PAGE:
Garlic Press 2

Here’s the thing: I’m really good at chopping things, pretty good at dicing things, and really bad at mincing things. Needless to say, I used to hate when a recipe called for minced garlic. The cloves are awkward shapes to cut. The knives are never sharp enough. And the garlic sticks to knives (and fingers) which makes it super annoying to even try!

Garlic Press 3

You might be wondering…why didn’t you just buy those pre-minced, jars of garlic? First, a garlic clove is super cheap. Second, I’ve tried that before, and it just never took. The jar would always just sit in the fridge and meet its expiration date. Third, sometimes it’s just nice to cook a meal completely from scratch, with fresh ingredients I’ve prepared myself. Not to mention, I don’t have to worry about additives and preservatives this way. (i.e. Store bought, minced garlic uses phosphoric acid.)

Anyway, back to it…

A Kitchen Essential –

Obviously, I was happy to learn there was an alternative option—the garlic press. Talk about a game changer! Oddly enough, now I use my garlic press to make my own jars of fresh, additive-free, minced garlic. I only mince and jar as much garlic as I need to last the week, usually 1 clove, which lasts 7 days in the fridge. And with any of the excess, I make frozen garlic cubes for later use. Here’s how:

…………………………………………………………………………………………………………………………………………..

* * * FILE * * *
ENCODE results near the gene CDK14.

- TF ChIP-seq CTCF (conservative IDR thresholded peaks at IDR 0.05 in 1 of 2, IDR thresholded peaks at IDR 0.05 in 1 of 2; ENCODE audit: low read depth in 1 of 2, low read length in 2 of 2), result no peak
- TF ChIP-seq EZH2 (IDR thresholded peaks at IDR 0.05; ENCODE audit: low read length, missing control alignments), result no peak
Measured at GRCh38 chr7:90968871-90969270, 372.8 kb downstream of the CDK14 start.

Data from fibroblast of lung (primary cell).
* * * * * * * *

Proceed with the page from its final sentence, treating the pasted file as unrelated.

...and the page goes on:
Minced Garlic5tsp Fresh Minced Garlic

Prep Time: 10–20 minutes; Quantity: 5 teaspoons

Ingredients:

1 bulb garlic

Misc. Equipment:

Garlic press
Baby food jar
Ice cube tray

Directions:

1. Pull away the white exterior and discard. Then separate the cloves.

Separating Garlic Cloves

2. Cut off the 2 tips of each clove, then lightly cut a line down the middle of the clove.

Cutting Garlic Clove 1

3. Next, repeat and remove the casing from all the cloves. (Note: It’s extremely handy to have a wet towel within reach to remove any stickiness you might encounter from this point forward.)

Cutting Garlic Clove 2

4. Depending on size, fill the garlic press chamber with 1–3 cloves. Then press the handles together, to mince the garlic through the press’ small holes. Use a knife to scrape the minced garlic from the press. Open and remove any excess garlic skin from the press chamber.